Company agrees to pay $2.5M in wake of deadly blast at DeRidder mill
Published 1:15 pm Thursday, September 29, 2022
WASHINGTON — Packaging Corporation of America, headquartered in Illinois, has agreed to pay $2.5 million in civil penalties to resolve allegations that it violated the Clean Air Act’s General Duty Clause and Risk Management Program Regulations at its containerboard production mill in DeRidder.
In the complaint, filed Wednesday with the proposed settlement, the United States and the Louisiana Department of Environmental Quality allege nine Clean Air Act violations that stem, in part, from a fatal explosion and accidental release at the DeRidder mill on Feb. 8, 2017. The explosion — which killed three workers and injured seven others — launched a 100,000-gallon storage tank into the air and over a six-story building before it landed on mill equipment approximately 400 feet away. The blast also caused property damage and released extremely hazardous substances into the environment. The Environmental Protection Agency inspected the mill after the explosion and uncovered additional violations.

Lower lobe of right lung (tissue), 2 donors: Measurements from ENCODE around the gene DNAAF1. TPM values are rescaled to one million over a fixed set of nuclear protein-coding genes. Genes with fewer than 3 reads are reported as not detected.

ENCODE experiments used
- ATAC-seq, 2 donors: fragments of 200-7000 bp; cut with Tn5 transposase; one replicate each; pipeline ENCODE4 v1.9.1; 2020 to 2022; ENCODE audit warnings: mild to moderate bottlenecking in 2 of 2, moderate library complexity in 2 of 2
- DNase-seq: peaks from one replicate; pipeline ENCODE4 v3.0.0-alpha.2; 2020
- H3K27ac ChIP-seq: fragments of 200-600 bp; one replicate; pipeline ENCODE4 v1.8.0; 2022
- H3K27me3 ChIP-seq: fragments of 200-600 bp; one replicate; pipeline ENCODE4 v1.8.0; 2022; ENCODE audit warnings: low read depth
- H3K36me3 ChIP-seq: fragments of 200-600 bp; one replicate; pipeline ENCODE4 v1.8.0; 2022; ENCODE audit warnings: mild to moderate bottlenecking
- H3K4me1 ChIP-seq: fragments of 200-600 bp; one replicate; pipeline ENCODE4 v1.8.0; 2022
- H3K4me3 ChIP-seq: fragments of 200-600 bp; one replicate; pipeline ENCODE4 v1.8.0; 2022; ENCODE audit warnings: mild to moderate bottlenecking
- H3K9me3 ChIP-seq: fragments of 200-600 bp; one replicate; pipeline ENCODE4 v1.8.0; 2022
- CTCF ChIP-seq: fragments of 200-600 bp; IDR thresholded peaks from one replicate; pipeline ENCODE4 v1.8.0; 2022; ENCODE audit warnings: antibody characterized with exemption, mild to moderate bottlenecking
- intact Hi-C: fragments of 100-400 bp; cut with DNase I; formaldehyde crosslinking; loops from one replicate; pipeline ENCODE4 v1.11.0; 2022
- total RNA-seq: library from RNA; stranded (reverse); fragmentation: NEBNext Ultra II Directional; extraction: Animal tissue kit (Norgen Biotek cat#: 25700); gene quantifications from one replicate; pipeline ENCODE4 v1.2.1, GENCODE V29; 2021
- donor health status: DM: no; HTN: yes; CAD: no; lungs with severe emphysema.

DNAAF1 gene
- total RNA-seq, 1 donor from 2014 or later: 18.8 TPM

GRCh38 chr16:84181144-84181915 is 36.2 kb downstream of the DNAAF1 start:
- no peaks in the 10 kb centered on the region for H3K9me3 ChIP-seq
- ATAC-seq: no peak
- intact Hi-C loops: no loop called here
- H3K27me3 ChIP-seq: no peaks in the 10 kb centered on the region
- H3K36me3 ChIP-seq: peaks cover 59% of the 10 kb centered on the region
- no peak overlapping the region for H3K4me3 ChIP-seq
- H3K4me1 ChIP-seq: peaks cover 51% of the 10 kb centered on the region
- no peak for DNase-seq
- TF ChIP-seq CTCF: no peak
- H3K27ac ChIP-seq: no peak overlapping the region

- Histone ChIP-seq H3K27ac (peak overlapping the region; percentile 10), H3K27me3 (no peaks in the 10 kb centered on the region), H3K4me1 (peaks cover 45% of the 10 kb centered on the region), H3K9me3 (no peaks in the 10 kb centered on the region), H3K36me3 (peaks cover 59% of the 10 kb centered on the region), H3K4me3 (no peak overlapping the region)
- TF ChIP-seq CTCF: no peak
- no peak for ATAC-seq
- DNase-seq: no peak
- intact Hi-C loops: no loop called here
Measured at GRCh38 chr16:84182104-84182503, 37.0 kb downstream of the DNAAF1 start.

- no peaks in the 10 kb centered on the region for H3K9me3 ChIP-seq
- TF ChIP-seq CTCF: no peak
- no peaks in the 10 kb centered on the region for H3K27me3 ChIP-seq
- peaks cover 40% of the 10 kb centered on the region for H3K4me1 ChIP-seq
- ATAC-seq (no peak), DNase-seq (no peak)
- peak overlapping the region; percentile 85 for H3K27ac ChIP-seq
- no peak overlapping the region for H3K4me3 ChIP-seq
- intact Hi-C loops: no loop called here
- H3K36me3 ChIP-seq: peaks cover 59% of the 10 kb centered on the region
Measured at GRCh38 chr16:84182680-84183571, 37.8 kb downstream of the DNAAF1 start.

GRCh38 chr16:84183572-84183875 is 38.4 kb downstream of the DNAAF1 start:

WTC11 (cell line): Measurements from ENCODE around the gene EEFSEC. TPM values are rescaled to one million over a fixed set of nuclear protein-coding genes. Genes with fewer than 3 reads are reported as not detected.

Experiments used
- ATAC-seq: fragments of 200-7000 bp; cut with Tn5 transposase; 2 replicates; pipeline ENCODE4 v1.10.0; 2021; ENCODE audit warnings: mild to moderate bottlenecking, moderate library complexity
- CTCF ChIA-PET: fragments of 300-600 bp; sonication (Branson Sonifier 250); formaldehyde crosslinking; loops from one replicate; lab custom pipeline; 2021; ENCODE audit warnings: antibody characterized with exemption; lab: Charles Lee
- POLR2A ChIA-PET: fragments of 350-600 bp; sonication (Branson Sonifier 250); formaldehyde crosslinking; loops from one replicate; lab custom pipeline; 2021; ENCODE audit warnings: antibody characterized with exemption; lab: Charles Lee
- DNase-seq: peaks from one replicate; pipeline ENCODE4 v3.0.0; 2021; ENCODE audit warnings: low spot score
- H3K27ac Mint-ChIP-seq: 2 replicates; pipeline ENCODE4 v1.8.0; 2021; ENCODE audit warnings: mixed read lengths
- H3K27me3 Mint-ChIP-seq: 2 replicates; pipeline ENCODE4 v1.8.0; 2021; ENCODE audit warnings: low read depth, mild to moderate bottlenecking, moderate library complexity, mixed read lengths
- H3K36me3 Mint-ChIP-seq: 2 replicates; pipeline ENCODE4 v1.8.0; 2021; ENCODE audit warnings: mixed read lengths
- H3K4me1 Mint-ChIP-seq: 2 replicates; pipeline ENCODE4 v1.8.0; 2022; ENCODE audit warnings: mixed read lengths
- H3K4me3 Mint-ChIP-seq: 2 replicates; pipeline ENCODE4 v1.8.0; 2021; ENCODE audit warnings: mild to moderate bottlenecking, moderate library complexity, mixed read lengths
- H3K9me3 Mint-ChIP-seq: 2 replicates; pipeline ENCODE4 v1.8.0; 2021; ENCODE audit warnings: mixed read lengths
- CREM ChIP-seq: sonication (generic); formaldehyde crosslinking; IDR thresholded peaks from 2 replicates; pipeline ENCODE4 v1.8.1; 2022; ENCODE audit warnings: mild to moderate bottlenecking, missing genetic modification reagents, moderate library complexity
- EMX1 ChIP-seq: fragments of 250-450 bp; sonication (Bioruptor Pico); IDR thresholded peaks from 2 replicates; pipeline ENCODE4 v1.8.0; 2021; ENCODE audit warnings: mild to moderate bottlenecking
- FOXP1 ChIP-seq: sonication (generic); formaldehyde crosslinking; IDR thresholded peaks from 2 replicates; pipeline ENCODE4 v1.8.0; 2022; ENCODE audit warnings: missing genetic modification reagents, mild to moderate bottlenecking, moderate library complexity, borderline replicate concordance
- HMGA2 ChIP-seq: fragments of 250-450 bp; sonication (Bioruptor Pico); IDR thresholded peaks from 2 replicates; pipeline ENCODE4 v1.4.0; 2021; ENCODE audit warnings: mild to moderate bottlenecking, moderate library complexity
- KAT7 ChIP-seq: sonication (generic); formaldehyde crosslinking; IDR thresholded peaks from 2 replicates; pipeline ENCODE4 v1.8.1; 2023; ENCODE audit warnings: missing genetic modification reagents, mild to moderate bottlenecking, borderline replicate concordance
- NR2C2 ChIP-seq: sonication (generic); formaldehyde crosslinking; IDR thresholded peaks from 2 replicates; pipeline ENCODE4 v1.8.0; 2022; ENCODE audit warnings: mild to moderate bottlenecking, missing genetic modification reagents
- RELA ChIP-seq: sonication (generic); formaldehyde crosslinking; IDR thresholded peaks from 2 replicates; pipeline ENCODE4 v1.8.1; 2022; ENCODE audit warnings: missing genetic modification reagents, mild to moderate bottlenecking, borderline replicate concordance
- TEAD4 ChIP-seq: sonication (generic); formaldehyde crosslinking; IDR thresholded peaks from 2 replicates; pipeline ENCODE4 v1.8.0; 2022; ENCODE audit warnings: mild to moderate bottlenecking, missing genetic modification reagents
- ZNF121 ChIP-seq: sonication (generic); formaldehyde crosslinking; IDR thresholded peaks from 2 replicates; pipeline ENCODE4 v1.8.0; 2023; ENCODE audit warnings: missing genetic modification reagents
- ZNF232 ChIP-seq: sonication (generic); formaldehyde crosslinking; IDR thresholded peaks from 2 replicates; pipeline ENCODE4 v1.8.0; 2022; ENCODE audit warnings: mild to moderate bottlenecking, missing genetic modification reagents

“PCA violated the Clean Air Act and accompanying regulations at its DeRidder mill, resulting in an explosion that caused the senseless deaths of three workers, while placing other workers and the surrounding community in danger,” said Assistant Attorney General Todd Kim of the Justice Department’s Environmental and Natural Resources Division. “The Department will continue enforcing environmental mandates to save lives and protect air quality — especially against companies with a history of misconduct, like PCA.”
Email newsletter signup
“The Clean Air Act was created to provide guidelines for companies such as PCA to adhere to in order to keep our communities safe from hazardous substances,” said U.S. Attorney Brandon Brown for the Western District of Louisiana. “Sadly, it took an explosion and the loss of lives to highlight PCA’s failure to adhere to some of these guidelines. The Civil Division in the Western District of Louisiana has an important job and welcomes the opportunity to continue to work alongside our federal and local partners to ensure these laws are abided by.”
The proposed settlement is subject to a 45-day public comment period and court review and approval.